Men of the Somali race always have long valued slender waists. It was not that long ago when Somali nomad girls used to tie a rope around their waist to prevent them from filling their stomachs when eating. But extremely skinny women were never in vogue. While fair skin was considered not bereft of beauty (Casaan qurux kama qatana), it was the marriin dhalaal, shinning brown skin that caught the imagination of poets. Fair skinned women were often used as the butt of jokes, accused of being airheads, just as are blondes in the West. Somali women have never come under great pressure to lighten their skin. Those who used whiteners were often looked down upon.
It is Islam, however, that instituted a new set of unnatural beauty standards on women through the description of Hur-al-ain (black-eyed houri). The description of Al Suyuti, one of Islam’s eminent Quranic interpreters of the houris, is telltale. “Their bodies,” he says “are so diaphanous, so transparent that one can see the bones through the flesh and the marrow through the bones, just as a drinker can see the ruby red of the wine through the clearness of crystal.”
No wonder that most Arabs today see no offense in watching ad nauseam a commercial showing a female applicant for a TV presenter job who is rejected due to her brown skin but gets the job after she lightens the tone of her skin with a brand name cream.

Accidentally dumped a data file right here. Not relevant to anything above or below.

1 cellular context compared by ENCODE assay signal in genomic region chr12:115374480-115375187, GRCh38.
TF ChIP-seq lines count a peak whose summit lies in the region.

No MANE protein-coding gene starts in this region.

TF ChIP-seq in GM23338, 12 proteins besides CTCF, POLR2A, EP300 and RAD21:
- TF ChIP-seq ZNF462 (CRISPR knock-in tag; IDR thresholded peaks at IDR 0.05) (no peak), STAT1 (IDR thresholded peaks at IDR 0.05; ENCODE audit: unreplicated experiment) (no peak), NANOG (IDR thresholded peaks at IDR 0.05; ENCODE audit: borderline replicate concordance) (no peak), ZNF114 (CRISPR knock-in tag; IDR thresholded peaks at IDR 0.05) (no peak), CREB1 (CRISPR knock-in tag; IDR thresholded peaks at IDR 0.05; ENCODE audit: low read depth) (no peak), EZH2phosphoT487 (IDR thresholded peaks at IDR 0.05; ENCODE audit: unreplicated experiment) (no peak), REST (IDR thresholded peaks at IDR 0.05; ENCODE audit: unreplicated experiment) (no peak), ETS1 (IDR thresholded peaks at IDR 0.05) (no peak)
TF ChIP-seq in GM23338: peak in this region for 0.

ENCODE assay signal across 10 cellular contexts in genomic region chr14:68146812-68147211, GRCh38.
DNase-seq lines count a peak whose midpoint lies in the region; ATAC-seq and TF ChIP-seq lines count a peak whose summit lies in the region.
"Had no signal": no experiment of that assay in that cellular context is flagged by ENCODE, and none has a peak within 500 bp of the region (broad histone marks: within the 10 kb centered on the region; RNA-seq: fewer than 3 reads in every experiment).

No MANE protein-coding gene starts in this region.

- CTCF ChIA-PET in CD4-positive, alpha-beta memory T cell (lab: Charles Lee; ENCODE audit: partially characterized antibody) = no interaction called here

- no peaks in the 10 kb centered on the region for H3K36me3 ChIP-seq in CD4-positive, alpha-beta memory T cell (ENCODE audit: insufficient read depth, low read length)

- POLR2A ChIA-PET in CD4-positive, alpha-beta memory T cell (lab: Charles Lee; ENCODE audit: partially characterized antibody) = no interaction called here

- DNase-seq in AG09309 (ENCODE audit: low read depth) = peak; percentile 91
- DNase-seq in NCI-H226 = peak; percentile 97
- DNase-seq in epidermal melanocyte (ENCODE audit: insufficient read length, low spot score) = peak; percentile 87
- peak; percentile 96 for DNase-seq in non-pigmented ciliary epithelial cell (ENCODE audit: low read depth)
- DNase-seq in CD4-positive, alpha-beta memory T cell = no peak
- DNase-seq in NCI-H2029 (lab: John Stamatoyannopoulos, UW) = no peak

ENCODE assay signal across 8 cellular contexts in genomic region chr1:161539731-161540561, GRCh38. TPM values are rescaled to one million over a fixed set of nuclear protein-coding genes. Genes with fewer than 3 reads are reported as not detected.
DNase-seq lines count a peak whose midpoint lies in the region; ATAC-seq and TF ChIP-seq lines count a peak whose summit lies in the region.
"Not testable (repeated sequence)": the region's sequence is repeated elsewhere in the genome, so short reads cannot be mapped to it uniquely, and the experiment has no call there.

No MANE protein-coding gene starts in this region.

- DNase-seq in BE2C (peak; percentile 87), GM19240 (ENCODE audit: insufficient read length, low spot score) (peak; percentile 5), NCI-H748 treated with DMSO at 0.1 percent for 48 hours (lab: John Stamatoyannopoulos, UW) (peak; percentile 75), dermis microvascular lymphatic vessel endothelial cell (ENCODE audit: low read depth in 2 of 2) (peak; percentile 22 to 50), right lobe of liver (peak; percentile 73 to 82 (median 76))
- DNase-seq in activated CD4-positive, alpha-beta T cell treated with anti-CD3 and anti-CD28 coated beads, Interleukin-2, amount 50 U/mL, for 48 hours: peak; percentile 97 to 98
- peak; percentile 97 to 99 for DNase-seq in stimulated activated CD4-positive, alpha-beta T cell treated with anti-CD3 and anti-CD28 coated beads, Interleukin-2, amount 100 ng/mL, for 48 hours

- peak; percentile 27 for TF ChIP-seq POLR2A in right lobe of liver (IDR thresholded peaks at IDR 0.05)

World folklore is rife with princesses but I bet there is not a child of any race that has imagined a princess with black skin color, or even a black prophet of any religion for that matter.
One therefore can say that although pressure on women to measure up to the existing norms of beauty is as old as history, it is the conversion of women’s sexuality into a commercial industry using global media as its vehicle that portrays women only as sex objects.
It is soap opera’s such as Sex in the City and Desperate Housewives where the unnatural looks of the models and MTV singers that make today’s standards of beauty for teenage girls around the world.
Also the pharmaceutical industry thrives on peoples’ fear of fat. They portray thinness as the epitome of sexual appeal, thus prompting young generations around the world to suffer from psychological disorders in their quest to boost their sexual appeal and remain in vogue.
Over sexualization is not limited to girls only as boys also undergo similar torture. They have to adhere to certain sexual charisma standards imposed by the fashion and music industry. The industry needs them to be thin, hairless, have a six pack, pecs and dress well.
The banning of skinny models from catwalks by Spanish fashion organizers may be a good place to start a concerted international campaign to help the young generation regain their health, their self-esteem and their natural bodies.
Maybe it is time for the United Nations to assign a panel of experts to study the health and psychological impacts of sexualizing women in cinema, fashion and the pharmaceutical industries. This is indeed an issue that is as threatening as global warming and needs to be addressed at the highest levels of power. If global warming endangers our physical existence on earth, our sexualizing of girls is to use Susan Brownmiller’s words “…the ultimate restriction on freedom of the mind.”
Bashir Goth is a veteran journalist, freelance writer, the first Somali blogger and editor of a leading news website